For all sets of non constant polynomials $\{f_1,\dots,f_n\}\subset \mathbb Z[X]$, it exists $m\in\mathbb N$ such that $f_k(m)\notin\mathbb P$, for all $1\leq k\leq n$. Where $\mathbb P$ is the set of primes.

Can this be proved?

The original conjecture with $\mathbb R[X]$ seems too difficult and may depend on an open conjecture.

  • $\begingroup$ It was incorrect. $\endgroup$ – Pedro Tamaroff Aug 20 '16 at 6:08
  • 1
    $\begingroup$ One may first think about the case $n=1$. $\endgroup$ – Fei Li Aug 20 '16 at 6:24

The conjecture is true, even allowing for polynomials in $\Bbb C[x]$.

As a first step, we show that if $f(x)\in\Bbb C[x]$ takes infinitely many integer values on inputs $x\in\Bbb N$, then its coefficients must actually be (real) rational numbers. (This reduces the problem from $\Bbb C[x]$ to $\Bbb Q[x]$, since any polynomial in $\Bbb C[x] \setminus \Bbb Q[x]$ only takes finitely many prime values and thus can be deleted from the set of polynomials without changing the conjectured property.)

Indeed, let $f(x) \in \Bbb C[x]$ have degree $d\ge1$ (constant polynomials being trival for this fact), and write it as $f(x) = c_d x^d + c_{d-1}x^{d-1} \cdots + c_1 x + x_0$. Suppose that $n_0,\dots,n_d\in\Bbb N$ are such that $v_0=f(n_0),\dots,v_d=f(n_d)$ are all integers. The coefficients can be recovered from these outputs, since they satisfy the linear system of equations \begin{align*} n_0^d c_d + n_0^{d-1} c_{d-1} + \cdots + n_0 c_1 &= v_0-c_0 \\ n_1^d c_d + n_1^{d-1} c_{d-1} + \cdots + n_1 c_1 &= v_1-c_0 \\ \vdots& \\ n_d^d c_d + n_d^{d-1} c_{d-1} + \cdots + n_d c_1 &= v_d-c_0. \end{align*} The coefficient matrix on the left-hand side is a Vandermonde matrix, so it is invertible; moreover, all its entries are integers, and so its inverse has rational entries. Therefore the vector of $c_j$s, being the product of this inverse matrix with the vector of $(v_j-c_0)$s, has rational entries.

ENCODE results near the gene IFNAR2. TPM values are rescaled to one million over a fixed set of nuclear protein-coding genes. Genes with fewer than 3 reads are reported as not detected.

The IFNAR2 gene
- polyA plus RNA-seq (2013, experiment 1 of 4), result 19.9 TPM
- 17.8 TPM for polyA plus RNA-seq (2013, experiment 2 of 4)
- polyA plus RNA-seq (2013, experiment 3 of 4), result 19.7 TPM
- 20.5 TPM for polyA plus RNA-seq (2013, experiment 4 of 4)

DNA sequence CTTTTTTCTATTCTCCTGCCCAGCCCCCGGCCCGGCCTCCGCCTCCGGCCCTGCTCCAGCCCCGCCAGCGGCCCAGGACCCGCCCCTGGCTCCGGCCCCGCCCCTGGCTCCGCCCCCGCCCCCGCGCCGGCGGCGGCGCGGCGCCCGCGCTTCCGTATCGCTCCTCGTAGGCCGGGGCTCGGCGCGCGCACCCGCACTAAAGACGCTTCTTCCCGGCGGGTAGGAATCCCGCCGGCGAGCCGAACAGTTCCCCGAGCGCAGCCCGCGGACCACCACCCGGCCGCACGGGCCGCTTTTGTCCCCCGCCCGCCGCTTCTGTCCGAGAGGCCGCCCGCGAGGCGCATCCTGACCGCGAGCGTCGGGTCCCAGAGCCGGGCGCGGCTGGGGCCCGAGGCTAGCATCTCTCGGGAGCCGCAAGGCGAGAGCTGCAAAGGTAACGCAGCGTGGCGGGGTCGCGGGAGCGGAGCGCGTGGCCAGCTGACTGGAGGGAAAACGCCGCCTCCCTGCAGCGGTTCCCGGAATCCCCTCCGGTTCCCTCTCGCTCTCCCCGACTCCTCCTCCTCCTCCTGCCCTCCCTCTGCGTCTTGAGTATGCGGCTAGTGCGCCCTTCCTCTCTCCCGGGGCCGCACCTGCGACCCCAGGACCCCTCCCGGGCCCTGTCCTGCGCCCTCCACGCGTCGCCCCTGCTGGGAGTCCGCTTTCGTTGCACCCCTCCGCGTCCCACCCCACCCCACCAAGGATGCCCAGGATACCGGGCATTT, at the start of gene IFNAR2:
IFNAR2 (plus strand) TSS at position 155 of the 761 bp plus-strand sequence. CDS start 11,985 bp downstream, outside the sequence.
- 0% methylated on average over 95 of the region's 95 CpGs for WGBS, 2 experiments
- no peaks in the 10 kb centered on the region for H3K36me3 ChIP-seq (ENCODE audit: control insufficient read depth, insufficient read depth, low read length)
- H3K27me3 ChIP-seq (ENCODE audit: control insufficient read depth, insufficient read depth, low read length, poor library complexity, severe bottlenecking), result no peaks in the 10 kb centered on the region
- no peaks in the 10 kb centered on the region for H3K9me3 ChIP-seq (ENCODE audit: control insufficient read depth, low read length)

Now let $f_1(x),\dots,f_k(x)\in\Bbb Q[x]$, and choose a huge common denominator $A$ for their coefficients, so that $g_1(x)=Af_1(x),\dots,g_k(x)=Af_k(x)\in\Bbb Z[x]$. We will show that there is a composite number $B$ with the following property: there are infinitely many integers $n$ such that $AB$ divides each $g_j(n)$. In particular, for these infinitely many integer inputs, each $f_j(n)$ is an integer multiple of $B$ and therefore not prime.

We use the following fact about polynomials with integer coefficients: if $g(n_0)=v\ne0$, then $g(n_0+mv)$ is a multiple of $v$ for all integers $m$. (Verify by expanding each term with binomial coefficients, or just use congruences modulo $v$.)

So, let $n_0$ be an integer with each $|g_j(n_0)|\ge2$ (a nonconstant polynomial takes the values $-1,0,1$ only finitely many times). Let $v_j = g_j(n_0)$ for each $j$, and let $V=v_1v_2\cdots v_k$. Then each $g_j(n_0+mV)$ is a multiple of $v_j$ for all integers $m$. Moreover, with finitely many exceptions, $g_j(n_0+mV)$ is a proper multiple of $v_j$; and since $|v_j|\ge2$, no proper multiple of $v_j$ can be prime. Therefore all but finitely many inputs of the form $n_0+mV$ yield all composite outputs, which is (stronger than) what we wanted to show.

  • $\begingroup$ All outputs composite is much more interesting than the conjecture. $\endgroup$ – Lehs Aug 20 '16 at 7:28
  • $\begingroup$ Note that it's not the case that all outputs in the world must be composite—only that there exists an infinite arithmetic progression of inputs where all the outputs are positive. $\endgroup$ – Greg Martin Aug 20 '16 at 8:52
  • $\begingroup$ What I ment was that $\notin\mathbb P$ is changed to 'composite'. $\endgroup$ – Lehs Aug 20 '16 at 14:06

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